Synopses & Reviews
Prime numbers are the atoms of arithmetic, the building blocks for all other numbers. In school, we are taught that a prime is one that cannot be divided evenly by any other number except one and itself. What we are not taught is that primes represent the most tantalizing mystery in the pursuit of human knowledge. How can one predict when the next prime number will occur? Is there a formula that could generate primes? Where is the pattern behind these elusive numbers? These questions have formed a riddle that has confounded mathematicians since the ancient Greeks. The answer would revolutionize the world of math, and much more.
Nearly 150 years ago, a German mathematician named Bernard Riemann came as close as anyone has ever come to solving this problem. In 1859 he presented a paper on the subject of prime numbers to the Berlin Academy. At the heart of his presentation was an idea -- a hypothesis -- that seemed to reveal a magical harmony between primes and other numbers. It was an idea that Riemann argued was very likely to be true. But after his death, his housekeeper burned all of his personal papers, and to this day, no one knows whether he ever found the proof.
By now, the Riemann Hypothesis has become the number one obsession for the world's leading mathematicians. Considered to be even more difficult and more important than Fermat's Last Theorem, Riemann's solution would serve as a periodic table in charting the entire mathematical universe. But it has implications that go far beyond math. It is of tremendous importance in business, since prime numbers are the linchpin for security in banking and e-commerce. It is also the idea that brings together vastly different areas of science, with critical ramifications for Quantum Mechanics, Chaos Theory, and the future of computing. Pioneers in each of these fields are racing to crack the code, and a prize of one million dollars has been offered to the winner.
In this remarkable book, Marcus du Sautoy tells a story of eccentric and brilliant men, and of the unquenchable thirst for knowledge that has driven some to madness and others to glory. Illuminating, authoritative, and extremely engaging, The Music of the Primes provides the extraordinary history behind the holy grail of mathematics and the ongoing quest to capture it.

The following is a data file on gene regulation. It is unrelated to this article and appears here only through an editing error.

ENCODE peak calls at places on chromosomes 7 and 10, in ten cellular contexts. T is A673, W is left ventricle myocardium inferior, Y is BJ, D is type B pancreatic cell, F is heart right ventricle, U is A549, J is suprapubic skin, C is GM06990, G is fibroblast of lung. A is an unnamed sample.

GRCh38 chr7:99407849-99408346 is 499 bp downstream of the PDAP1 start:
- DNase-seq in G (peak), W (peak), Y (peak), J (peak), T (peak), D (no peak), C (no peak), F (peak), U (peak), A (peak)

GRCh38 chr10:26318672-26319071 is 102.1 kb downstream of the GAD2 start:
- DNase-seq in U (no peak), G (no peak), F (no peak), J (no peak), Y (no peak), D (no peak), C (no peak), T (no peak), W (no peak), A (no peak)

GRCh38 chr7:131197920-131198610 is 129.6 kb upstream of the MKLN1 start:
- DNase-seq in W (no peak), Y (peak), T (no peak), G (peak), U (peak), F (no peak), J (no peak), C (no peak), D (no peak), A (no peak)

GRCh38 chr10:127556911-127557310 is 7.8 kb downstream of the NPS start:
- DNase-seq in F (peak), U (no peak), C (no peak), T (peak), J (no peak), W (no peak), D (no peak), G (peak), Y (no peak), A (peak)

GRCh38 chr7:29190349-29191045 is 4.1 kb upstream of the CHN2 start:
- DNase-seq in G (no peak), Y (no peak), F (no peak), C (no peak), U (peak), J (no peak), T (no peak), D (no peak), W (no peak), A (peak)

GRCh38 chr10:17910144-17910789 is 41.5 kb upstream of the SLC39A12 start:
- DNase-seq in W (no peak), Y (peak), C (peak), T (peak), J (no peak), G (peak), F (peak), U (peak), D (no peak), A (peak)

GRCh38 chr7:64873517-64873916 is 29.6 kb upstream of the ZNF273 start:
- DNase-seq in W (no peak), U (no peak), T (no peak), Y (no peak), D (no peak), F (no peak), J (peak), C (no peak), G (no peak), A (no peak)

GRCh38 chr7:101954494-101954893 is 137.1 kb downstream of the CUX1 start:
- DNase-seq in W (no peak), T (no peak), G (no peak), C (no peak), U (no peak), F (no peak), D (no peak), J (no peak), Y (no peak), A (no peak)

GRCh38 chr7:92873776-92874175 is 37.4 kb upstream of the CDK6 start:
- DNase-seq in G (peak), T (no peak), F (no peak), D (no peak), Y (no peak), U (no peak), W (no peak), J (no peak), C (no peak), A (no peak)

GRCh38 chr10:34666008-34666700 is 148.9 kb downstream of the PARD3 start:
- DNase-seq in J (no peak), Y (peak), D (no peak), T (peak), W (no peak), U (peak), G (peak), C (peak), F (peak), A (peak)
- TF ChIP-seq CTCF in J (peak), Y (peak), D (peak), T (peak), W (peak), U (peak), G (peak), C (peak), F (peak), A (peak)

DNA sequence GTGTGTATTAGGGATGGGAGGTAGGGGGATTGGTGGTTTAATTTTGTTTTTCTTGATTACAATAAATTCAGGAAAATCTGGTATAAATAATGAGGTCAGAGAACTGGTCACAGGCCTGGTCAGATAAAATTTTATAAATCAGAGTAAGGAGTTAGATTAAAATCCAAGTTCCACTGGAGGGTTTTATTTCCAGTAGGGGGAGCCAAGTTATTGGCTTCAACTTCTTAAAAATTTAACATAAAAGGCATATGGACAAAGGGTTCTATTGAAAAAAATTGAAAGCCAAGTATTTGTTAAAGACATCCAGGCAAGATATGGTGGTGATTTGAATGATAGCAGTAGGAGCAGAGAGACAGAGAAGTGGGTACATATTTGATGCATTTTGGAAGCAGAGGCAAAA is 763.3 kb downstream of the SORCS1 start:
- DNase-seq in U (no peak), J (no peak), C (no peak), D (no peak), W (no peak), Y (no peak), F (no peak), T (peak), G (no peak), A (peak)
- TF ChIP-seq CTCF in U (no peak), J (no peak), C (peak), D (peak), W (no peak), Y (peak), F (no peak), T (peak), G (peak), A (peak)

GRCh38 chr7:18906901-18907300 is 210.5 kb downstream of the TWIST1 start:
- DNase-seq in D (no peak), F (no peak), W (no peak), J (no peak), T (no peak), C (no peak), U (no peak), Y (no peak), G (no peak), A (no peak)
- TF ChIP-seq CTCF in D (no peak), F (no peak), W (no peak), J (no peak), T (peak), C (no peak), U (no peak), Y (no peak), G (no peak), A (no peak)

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"A Royal Society research fellow takes the Riemann Hypothesis, reputedly the most difficult of all math problems, as the focus for his lively history of number theory....Du Sautoy keeps the story moving and gives a clear sense of the way number theory is played in his accessible text. A must for math buffs." Kirkus Reviews
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“This fascinating account, decoding the inscrutable language of the mathematical priesthood, is written like the purest poetry.” Simon Winchester, author of The Professor and the Madman
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“This is a wonderful book about one of the greatest remaining mysteries in mathematics.” Amir Aczel, author of Fermat's Last Theorem and The Riddle of the Compass
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“No matter what your mathematical IQ, you will enjoy reading The Music of the Primes.” Keith Devlin, Stanford University, author of The Millennium Problems: The Seven Greatest Unsolved Mathematical Puzzles of Our Time
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“Exceptional. ... A book that will draw readers normally indifferent to the subject deep into the adventure of mathematics.” Booklist (starred review)
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“[A] lively history. . . . A must for math buffs.” Kirkus Reviews
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“Fascinating.” Washington Post Book World
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“An amazing book! Hugely enjoyable. Du Sautoy provides a stunning journey into the wonderful world of primes.” Oliver Sacks
Synopsis
This is a wonderful book about one of the greatest remaining mysteries in mathematics.
Synopsis
Includes bibliographical references (p. [317]-322) and index.
Synopsis
Inthe tradition of Fermats Enigma and Pi, Marcus du Sautoy tells the illuminating, authoritative, and engagingstory of Bernhard Reimann and the ongoing quest tocapture the holy grail of mathematics—the formula to predict prime numbers.Oliver Sacks, author of The Man Who Mistook His Wife for a Hat, calls TheMusic of the Primes “an amazing book. . . . I could not put it down once Ihad started.” Simon Winchester, author of The Professor and the Madman,writes, “this fascinating account, decoding the inscrutable language of themathematical priesthood, is written like the purest poetry. Marcus du Sautoy's enthusiasm shines through every line of this hymnto the joy of high intelligence, illuminating as it does so even the darkestcorners of his most arcane universe.”
About the Author
Marcus du Sautoy is a professor of mathematics and the Simonyi Professor for the Public Understanding of Science at Oxford University. He is a frequent contributor on mathematics to The Times, The Guardian, and the BBC, and he lives in London.